Where to hunt Civet Cat
Civet Cat, in spite of catlike appearance and the name, is not a cat in the strict sense of the word. It belongs to the family Viverrids, small, omnivorous creatures that are great climbers, nevermind that their claws aren’t fully retractable. Various species of Civet exist in Asia, Madagascar, and even the Iberian Peninsula, but it’s the African populations that provide hunting opportunities. You can legally hunt a Civet Cat in Cameroon, South Africa, Tanzania and Zimbabwe.
Civet Cat is usually an animal of opportunity, hunted as an addition to the general trophy list. To hunt a Civet Cat, add to the overall cost of the hunt $500-$600 in Zimbabwe, and about $1,000 in other countries of its range. Special night hunting packages in South Africa, that provide the best chance to harvest a Civet Cat, along with other night dwellers such as Serval and Caracal, are priced from $4,000 and up.
Learn more from our blog story
If Civet Cat is not a cat, are there any small felines in Africa? When most hunters think about hunting predators, they think big: Lion, Leopard and Cougar, or the more familiar species like Bobcat or Lynx. But there are a number of small creatures that call Africa home: Serval, Caracal, and African Wild Cat. Read about what they are and how to hunt them.28 Feb 2019 Small Felines. Part II: Africa
When to hunt Civet Cat?
There isn’t a magic period when Civet Cat hunting is better than at other times. The creature is usually hunted opportunistically, in the course of a general ‘plains game’ hunt, or when it visits a bait laid for other animals. In many African countries the hunting season is officially open year round, but but the period from November to March is usually too wet and hot for comfortable plains game hunting.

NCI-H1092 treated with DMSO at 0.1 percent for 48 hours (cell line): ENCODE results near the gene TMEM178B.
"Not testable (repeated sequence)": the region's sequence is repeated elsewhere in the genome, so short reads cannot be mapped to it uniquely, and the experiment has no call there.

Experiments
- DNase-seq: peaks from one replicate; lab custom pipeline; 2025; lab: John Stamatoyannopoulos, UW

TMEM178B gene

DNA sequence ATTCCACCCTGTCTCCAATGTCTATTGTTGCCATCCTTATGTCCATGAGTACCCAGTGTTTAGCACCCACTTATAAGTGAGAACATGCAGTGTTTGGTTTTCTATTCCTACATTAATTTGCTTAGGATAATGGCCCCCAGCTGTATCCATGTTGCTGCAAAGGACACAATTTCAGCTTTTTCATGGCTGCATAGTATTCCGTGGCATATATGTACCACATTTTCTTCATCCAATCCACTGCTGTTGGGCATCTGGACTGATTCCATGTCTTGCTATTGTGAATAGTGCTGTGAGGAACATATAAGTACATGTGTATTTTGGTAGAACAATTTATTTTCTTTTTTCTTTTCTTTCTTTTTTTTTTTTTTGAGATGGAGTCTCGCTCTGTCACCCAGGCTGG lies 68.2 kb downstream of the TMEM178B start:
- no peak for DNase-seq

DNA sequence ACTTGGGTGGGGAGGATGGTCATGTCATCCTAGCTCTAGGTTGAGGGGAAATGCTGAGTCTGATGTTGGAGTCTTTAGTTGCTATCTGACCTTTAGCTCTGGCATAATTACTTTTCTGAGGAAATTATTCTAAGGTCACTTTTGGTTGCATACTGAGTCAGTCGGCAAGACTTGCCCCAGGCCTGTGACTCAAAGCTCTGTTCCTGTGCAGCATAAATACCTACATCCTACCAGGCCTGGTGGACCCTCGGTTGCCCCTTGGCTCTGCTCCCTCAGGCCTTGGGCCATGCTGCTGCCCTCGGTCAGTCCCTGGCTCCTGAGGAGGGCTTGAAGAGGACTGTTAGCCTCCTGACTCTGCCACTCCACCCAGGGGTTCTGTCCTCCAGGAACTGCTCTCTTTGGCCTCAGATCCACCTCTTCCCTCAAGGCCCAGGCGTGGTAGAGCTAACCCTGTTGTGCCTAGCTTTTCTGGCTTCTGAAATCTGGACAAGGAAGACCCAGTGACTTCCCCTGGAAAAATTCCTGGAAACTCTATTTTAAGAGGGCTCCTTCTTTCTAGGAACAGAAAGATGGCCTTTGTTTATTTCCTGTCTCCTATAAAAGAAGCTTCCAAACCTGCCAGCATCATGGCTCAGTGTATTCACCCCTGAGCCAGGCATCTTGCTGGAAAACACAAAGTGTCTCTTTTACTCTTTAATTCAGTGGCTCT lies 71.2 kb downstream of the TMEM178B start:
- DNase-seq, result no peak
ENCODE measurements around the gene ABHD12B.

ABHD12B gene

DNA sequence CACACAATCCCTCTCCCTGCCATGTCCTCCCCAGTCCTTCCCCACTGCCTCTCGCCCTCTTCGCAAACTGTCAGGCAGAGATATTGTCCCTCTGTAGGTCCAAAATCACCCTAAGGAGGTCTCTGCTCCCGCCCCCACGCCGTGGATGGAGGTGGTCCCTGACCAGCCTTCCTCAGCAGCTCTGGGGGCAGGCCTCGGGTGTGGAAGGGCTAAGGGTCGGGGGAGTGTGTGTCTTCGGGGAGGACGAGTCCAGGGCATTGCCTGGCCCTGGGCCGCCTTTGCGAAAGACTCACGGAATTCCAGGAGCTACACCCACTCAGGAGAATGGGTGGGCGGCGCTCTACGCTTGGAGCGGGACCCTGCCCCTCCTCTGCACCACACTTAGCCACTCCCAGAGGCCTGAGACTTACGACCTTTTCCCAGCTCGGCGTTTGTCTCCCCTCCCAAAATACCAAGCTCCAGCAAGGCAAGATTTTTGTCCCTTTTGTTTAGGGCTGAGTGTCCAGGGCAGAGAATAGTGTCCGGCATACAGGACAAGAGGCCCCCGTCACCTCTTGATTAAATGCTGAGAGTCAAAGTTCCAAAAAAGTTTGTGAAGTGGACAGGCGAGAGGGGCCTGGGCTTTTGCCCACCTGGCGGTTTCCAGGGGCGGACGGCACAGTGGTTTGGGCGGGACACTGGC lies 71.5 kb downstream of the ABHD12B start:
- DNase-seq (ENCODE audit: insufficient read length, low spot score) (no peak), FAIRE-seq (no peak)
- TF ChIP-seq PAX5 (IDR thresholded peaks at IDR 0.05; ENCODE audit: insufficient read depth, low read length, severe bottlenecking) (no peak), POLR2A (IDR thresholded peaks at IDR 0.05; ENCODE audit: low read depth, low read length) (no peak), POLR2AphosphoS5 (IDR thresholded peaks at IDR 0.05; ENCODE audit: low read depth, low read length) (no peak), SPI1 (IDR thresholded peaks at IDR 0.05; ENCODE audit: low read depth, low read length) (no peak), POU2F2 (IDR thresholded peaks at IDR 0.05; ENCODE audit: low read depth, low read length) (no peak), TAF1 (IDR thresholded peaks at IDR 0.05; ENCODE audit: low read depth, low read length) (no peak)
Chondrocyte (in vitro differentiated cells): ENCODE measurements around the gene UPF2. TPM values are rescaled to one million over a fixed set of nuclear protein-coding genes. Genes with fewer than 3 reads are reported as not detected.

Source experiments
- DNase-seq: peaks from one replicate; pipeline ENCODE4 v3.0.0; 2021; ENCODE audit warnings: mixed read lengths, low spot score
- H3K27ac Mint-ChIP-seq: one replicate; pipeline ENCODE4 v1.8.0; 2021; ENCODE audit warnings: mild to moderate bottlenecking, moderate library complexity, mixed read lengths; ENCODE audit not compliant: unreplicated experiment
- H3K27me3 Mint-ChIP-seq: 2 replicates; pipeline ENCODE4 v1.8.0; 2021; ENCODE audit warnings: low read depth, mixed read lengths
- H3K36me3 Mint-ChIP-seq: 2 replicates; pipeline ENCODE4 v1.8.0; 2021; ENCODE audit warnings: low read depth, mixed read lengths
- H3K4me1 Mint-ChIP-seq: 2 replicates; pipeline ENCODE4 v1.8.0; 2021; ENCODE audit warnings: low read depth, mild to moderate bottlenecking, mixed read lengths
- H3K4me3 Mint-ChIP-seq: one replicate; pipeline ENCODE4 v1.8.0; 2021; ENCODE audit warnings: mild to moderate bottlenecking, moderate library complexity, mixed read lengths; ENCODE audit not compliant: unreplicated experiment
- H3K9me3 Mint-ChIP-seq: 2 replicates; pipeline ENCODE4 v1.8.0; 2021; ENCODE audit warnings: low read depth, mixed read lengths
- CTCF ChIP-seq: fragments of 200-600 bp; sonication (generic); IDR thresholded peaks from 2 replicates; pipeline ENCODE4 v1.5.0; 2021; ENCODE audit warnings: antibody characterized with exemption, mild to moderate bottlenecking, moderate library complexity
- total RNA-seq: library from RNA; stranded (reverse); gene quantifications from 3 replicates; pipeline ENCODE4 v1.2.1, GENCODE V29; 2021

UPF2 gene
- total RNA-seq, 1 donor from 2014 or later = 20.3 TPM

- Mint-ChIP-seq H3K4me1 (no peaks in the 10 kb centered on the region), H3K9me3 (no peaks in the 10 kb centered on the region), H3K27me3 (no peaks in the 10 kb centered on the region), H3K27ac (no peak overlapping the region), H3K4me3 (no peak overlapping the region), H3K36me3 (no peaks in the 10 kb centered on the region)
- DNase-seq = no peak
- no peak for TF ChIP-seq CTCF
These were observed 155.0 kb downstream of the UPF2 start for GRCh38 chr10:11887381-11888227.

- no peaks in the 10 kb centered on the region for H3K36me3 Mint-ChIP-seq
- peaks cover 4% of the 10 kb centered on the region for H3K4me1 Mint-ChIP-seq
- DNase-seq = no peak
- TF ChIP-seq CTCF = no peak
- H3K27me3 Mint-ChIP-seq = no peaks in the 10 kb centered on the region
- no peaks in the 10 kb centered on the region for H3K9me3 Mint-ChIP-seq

Hunting methods All hunting methods (16)
Civet Cats are usually hunted if an opportunity presents itself in the course of a safari. A hunter who is determined to harvest a trophy of all Civet Cat species that are legal to hunt will find this animal a worthy quarry in spite of its size. Outfitters don’t usually specify what species of Civet Cat are present on their territory, so if you’re after a specific one, it’s best to make sure in advance. Civet Cats are scavengers, so a hunt over bait is possible. Where legal, hunting at night, with night sights or artificial light, is perhaps the most efficient way of taking a Civet Cats. Some South African outfitters hold a special license for and specialize in such hunts where not only Civet Cats, but other nightly creatures including Serval and Caracal can be hunted.
Why hunt Civet Cat?
Africans hunt Civet Cats both for their fur and for their meat. In fact, illegal harvest and habitat loss are the major conservation threats for Civet Cat. Hunting concessions work against these threats, by curbing poaching, and protecting wilderness from logging and conversion into farms and pastures, but most importantly, they give value to wildlife for the locals. But that only works if the species has value – that is, can be hunted. And if you try to get a Civet Cat, you’ll find that this small creature will tax your hunting skills like the hardest trophy you’ve ever got.
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